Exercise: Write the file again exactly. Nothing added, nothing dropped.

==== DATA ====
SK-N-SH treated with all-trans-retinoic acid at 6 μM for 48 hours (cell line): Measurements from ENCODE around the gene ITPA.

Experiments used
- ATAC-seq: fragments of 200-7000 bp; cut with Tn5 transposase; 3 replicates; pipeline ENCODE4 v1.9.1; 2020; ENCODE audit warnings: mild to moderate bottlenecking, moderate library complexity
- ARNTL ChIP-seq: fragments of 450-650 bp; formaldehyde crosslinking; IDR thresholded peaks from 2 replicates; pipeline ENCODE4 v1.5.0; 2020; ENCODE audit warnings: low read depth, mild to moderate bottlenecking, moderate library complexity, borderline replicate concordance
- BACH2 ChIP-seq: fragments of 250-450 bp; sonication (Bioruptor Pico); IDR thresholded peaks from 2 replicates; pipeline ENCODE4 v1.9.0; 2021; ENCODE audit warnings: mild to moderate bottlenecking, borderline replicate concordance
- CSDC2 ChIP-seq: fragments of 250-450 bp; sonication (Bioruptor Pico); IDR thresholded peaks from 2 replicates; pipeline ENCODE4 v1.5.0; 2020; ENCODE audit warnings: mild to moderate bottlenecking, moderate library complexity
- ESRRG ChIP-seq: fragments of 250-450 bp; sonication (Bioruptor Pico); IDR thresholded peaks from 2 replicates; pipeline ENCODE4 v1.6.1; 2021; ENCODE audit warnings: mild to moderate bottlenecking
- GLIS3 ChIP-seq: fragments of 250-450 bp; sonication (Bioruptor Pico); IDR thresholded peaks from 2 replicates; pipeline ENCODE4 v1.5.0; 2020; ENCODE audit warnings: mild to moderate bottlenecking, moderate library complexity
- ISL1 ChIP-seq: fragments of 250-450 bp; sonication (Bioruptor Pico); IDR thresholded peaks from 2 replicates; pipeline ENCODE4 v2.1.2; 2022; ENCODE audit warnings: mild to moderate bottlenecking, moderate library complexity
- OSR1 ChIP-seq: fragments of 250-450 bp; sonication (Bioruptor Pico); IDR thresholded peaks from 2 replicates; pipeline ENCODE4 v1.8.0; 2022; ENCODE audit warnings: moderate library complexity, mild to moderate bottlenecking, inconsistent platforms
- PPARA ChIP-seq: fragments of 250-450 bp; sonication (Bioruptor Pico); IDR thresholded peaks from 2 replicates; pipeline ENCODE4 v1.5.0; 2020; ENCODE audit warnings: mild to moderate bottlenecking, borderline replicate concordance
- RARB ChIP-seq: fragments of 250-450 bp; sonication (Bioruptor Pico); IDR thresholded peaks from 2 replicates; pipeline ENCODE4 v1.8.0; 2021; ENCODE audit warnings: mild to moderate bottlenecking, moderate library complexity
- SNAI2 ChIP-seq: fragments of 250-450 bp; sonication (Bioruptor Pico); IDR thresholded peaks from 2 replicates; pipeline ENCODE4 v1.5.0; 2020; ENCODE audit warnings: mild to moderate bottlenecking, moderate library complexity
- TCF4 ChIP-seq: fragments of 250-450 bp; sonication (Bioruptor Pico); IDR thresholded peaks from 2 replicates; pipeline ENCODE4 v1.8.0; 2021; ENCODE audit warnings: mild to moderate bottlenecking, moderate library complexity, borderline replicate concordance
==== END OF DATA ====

SK-N-SH treated with all-trans-retinoic acid at 6 μM for 48 hours (cell line): Measurements from ENCODE around the gene ITPA.

Experiments used
- ATAC-seq: fragments of 200-7000 bp; cut with Tn5 transposase; 3 replicates; pipeline ENCODE4 v1.9.1; 2020; ENCODE audit warnings: mild to moderate bottlenecking, moderate library complexity
- ARNTL ChIP-seq: fragments of 450-650 bp; formaldehyde crosslinking; IDR thresholded peaks from 2 replicates; pipeline ENCODE4 v1.5.0; 2020; ENCODE audit warnings: low read depth, mild to moderate bottlenecking, moderate library complexity, borderline replicate concordance
- BACH2 ChIP-seq: fragments of 250-450 bp; sonication (Bioruptor Pico); IDR thresholded peaks from 2 replicates; pipeline ENCODE4 v1.9.0; 2021; ENCODE audit warnings: mild to moderate bottlenecking, borderline replicate concordance
- CSDC2 ChIP-seq: fragments of 250-450 bp; sonication (Bioruptor Pico); IDR thresholded peaks from 2 replicates; pipeline ENCODE4 v1.5.0; 2020; ENCODE audit warnings: mild to moderate bottlenecking, moderate library complexity
- ESRRG ChIP-seq: fragments of 250-450 bp; sonication (Bioruptor Pico); IDR thresholded peaks from 2 replicates; pipeline ENCODE4 v1.6.1; 2021; ENCODE audit warnings: mild to moderate bottlenecking
- GLIS3 ChIP-seq: fragments of 250-450 bp; sonication (Bioruptor Pico); IDR thresholded peaks from 2 replicates; pipeline ENCODE4 v1.5.0; 2020; ENCODE audit warnings: mild to moderate bottlenecking, moderate library complexity
- ISL1 ChIP-seq: fragments of 250-450 bp; sonication (Bioruptor Pico); IDR thresholded peaks from 2 replicates; pipeline ENCODE4 v2.1.2; 2022; ENCODE audit warnings: mild to moderate bottlenecking, moderate library complexity
- OSR1 ChIP-seq: fragments of 250-450 bp; sonication (Bioruptor Pico); IDR thresholded peaks from 2 replicates; pipeline ENCODE4 v1.8.0; 2022; ENCODE audit warnings: moderate library complexity, mild to moderate bottlenecking, inconsistent platforms
- PPARA ChIP-seq: fragments of 250-450 bp; sonication (Bioruptor Pico); IDR thresholded peaks from 2 replicates; pipeline ENCODE4 v1.5.0; 2020; ENCODE audit warnings: mild to moderate bottlenecking, borderline replicate concordance
- RARB ChIP-seq: fragments of 250-450 bp; sonication (Bioruptor Pico); IDR thresholded peaks from 2 replicates; pipeline ENCODE4 v1.8.0; 2021; ENCODE audit warnings: mild to moderate bottlenecking, moderate library complexity
- SNAI2 ChIP-seq: fragments of 250-450 bp; sonication (Bioruptor Pico); IDR thresholded peaks from 2 replicates; pipeline ENCODE4 v1.5.0; 2020; ENCODE audit warnings: mild to moderate bottlenecking, moderate library complexity
- TCF4 ChIP-seq: fragments of 250-450 bp; sonication (Bioruptor Pico); IDR thresholded peaks from 2 replicates; pipeline ENCODE4 v1.8.0; 2021; ENCODE audit warnings: mild to moderate bottlenecking, moderate library complexity, borderline replicate concordance